TK: “With Dalilah, we started from scratch. We just came to her and let her mold us. Whatever she wanted us to do, we did. We didn’t question things. We didn’t say, ‘that’s not how we do things, how we’re used to.’ We just let her change whatever she wanted to change because we didn’t want to get the same results we have always gotten. We wanted to improve. We wanted to be bigger; we wanted to be better; we wanted to be faster.”

DO: “When you’re with a coach for seven years as a team, things are second-nature. There’s been definite differences in what we’ve been doing throughout the year. Some took some getting used to. Some were very comfortable right off the bat. Overall, it’s been a positive for us and that we’re in a very good place physically right now, which is helping us be able to train hard and keep pushing throughout the year.”

3. Kayne and O’Shea don’t want anyone else to miss out on the Olympics (like they did, as 2018 Olympic alternates) or the world championships. And with only one U.S. pair spot at Worlds this year, they know what’s at stake.

DO: “It’s on our minds.”

TK: “It’s a hard job. It’s a hard position to be in. I wish I wasn’t in this position. I would love to be walking into this with three spots and have a little bit of wiggle room… it’s a job. I have to go and do my job at nationals to get to Worlds. And then I have to do my job at Worlds to make sure no one else is in this position again… We’re capable at this place and time to accomplish that goal for ourselves and for the United States.”

DO: “We have always gone into nationals trying to skate our best, but this year we know we have to go and do that and we have to win. You wanna go into every competition to try and be your best, but with the way things are, we’re going in to win nationals and make that world team again, and go to Worlds and start turning this around. We don’t want to have one spot for Worlds or one spot for the Olympics any longer.”

MORE: Three questions with Alexa Scimeca Knierim and Chris Knierim

As a reminder, you can watch the U.S. Championships live and on-demand with the ‘Figure Skating Pass’ on NBC Sports Gold. Go to NBCsports.com/gold/figure-skating to sign up for access to every ISU Grand Prix and championship event, as well as domestic U.S. Figure Skating events throughout the season. NBC Sports Gold gives subscribers an unprecedented level of access on more platforms and devices than ever before.

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U.S. junior champions crowned in ladies’ and men’s events

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Gabriella Izzo is the newest junior ladies’ national champion, crowned this week at the U.S. Championships in Detroit. Junior ladies’ national champions of the past include eventual Olympians Mirai Nagasu, Gracie Gold, Polina Edmunds and Bradie Tennell.

Izzo had a commanding lead after the short program, with 60.97 points, where she pulled off her first-ever triple Lutz, triple loop combination in competition. (However, it was deemed under-rotated.) Regardless, her 111.45 points in the free skate combined for 172.42 points and the gold medal.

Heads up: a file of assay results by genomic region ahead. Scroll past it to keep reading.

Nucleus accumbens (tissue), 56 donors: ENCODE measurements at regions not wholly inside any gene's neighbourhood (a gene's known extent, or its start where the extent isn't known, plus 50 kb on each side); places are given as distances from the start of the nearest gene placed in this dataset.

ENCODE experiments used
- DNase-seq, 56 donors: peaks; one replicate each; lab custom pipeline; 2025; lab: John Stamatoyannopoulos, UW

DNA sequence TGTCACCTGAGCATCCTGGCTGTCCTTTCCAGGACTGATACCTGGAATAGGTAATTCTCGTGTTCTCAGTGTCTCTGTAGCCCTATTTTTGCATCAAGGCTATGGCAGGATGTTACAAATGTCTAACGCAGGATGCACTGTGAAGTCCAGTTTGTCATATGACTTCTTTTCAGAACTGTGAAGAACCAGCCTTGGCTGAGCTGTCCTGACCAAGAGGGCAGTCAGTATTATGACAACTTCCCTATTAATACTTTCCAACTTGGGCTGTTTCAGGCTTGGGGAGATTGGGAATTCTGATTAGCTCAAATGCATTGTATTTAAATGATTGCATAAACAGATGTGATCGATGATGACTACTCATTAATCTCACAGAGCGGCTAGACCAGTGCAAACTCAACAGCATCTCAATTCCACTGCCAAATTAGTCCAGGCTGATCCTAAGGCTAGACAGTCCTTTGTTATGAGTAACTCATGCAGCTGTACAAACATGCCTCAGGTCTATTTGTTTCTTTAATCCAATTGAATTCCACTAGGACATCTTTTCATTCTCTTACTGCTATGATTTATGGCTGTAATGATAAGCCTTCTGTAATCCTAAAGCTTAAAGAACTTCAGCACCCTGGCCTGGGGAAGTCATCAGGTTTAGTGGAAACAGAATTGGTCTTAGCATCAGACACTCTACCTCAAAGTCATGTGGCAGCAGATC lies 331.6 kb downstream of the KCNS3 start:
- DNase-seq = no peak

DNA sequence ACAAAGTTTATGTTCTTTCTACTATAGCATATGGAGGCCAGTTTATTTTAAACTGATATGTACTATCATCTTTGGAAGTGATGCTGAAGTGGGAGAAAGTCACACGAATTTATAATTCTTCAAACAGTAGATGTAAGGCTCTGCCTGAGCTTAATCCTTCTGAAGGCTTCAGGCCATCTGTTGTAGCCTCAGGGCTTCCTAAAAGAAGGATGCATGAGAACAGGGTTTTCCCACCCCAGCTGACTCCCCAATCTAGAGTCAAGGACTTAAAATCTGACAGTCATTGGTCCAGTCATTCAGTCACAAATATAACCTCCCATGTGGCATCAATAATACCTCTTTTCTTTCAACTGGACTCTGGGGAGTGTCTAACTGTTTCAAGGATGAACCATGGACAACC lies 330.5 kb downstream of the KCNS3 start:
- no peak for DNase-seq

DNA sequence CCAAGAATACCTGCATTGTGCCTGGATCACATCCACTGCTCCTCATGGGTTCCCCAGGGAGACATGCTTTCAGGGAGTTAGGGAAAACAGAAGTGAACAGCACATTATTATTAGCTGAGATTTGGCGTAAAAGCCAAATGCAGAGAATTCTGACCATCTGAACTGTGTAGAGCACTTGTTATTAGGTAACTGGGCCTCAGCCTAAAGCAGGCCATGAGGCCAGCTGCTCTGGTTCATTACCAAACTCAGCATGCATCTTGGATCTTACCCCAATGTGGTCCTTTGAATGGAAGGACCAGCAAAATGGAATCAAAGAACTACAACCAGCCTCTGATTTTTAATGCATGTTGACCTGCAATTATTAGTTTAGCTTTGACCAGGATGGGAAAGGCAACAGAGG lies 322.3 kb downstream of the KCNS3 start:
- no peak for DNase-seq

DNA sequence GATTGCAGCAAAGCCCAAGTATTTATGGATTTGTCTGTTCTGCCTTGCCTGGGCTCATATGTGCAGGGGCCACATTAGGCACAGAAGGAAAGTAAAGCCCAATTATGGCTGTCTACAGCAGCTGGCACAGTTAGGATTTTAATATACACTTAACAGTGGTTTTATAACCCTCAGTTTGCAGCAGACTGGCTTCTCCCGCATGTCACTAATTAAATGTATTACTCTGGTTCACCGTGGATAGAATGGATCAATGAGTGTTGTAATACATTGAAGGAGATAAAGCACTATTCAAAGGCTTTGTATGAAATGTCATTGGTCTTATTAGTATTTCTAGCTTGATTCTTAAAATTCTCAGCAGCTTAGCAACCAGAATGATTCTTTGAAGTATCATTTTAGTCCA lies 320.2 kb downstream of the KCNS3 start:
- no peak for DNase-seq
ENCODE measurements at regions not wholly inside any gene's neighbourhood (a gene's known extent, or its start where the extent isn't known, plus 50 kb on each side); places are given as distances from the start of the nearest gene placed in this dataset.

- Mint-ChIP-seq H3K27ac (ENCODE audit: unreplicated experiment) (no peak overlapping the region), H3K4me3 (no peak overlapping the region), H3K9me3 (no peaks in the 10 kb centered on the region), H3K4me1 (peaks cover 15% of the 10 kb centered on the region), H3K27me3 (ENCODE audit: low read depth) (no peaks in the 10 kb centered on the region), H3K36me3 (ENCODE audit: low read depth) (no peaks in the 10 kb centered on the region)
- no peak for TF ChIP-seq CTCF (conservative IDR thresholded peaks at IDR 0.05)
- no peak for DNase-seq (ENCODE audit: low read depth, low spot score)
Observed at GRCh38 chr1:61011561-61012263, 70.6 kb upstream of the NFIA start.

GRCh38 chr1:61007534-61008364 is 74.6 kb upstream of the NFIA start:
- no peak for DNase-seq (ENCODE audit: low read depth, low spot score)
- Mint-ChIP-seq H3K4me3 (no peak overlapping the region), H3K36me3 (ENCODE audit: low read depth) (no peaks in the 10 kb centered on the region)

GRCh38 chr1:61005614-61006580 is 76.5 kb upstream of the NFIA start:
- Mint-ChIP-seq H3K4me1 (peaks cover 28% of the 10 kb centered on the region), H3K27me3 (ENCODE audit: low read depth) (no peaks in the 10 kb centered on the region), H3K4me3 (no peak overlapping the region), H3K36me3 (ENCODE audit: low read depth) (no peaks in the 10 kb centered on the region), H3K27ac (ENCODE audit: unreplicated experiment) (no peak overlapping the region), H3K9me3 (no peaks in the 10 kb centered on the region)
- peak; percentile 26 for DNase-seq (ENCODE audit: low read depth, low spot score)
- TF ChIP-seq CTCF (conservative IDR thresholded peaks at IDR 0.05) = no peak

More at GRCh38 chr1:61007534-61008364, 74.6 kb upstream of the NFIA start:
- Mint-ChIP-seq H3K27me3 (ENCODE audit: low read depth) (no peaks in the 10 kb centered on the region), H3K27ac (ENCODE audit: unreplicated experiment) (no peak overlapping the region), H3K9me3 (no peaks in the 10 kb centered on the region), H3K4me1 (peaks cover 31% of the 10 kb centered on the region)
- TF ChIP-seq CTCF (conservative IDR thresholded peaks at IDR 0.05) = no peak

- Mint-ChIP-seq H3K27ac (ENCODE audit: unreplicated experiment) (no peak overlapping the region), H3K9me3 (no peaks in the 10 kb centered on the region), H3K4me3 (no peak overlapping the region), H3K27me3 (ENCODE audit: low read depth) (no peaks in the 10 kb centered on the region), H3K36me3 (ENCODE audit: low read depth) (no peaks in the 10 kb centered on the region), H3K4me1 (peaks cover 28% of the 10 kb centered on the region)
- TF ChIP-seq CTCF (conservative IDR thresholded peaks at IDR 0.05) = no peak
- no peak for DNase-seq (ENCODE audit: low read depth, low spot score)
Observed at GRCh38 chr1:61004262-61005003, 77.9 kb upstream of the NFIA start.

Audrey Shin, who actually won the free skate by just over a point, earned the silver medal with 165.61 points. Emilia Murdock took home the bronze with 154.48 points.

On the junior men’s side, Ryan Dunk rebounded from second after the short program to win the event. His 132.85-point free skate was enough to crack the 200-point overall score, the only man in the field to do so, and win the gold.

Men’s junior champions include eventual world champion Nathan Chen (twice) as well as Olympians Vincent Zhou and Jason Brown.

Dinh Tran finished second with 196.03 points after a fourth-place short program. Joonsoo Kim, who lead after the short program on Tuesday, ended up with the bronze medal with 187.95 points.

NBC Sports Gold’s “Figure Skating Pass” will live stream each junior competition and replays will also be available on-demand. Check out the full schedule and live streaming information here.

The junior rhythm dance took place earlier Wednesday. Siblings Caroline and Gordon Green lead the field with 70.82 points, while Avonley Nguyen and Vadym Kolesnik are second with 65.92 points. The brother-sister team of Oona and Gage Brown are in third with 63.34 heading into Friday’s junior free dance.

Also Wednesday, Laiken Lockley and Keenan Prochnow took the lead in the junior pairs’ short program. The junior pairs’ free skate is Thursday. Kate Finster and Balazs Nagy are second, followed by Isabelle Martins and Ryan Bedard in third.

MORE: Full streaming schedule

As a reminder, you can watch the junior and senior U.S. Championships live and on-demand with the ‘Figure Skating Pass’ on NBC Sports Gold. Go to NBCsports.com/gold/figure-skating to sign up for access to every ISU Grand Prix and championship event, as well as domestic U.S. Figure Skating events throughout the season. NBC Sports Gold gives subscribers an unprecedented level of access on more platforms and devices than ever before.

OlympicTalk is on Apple News. Favorite us!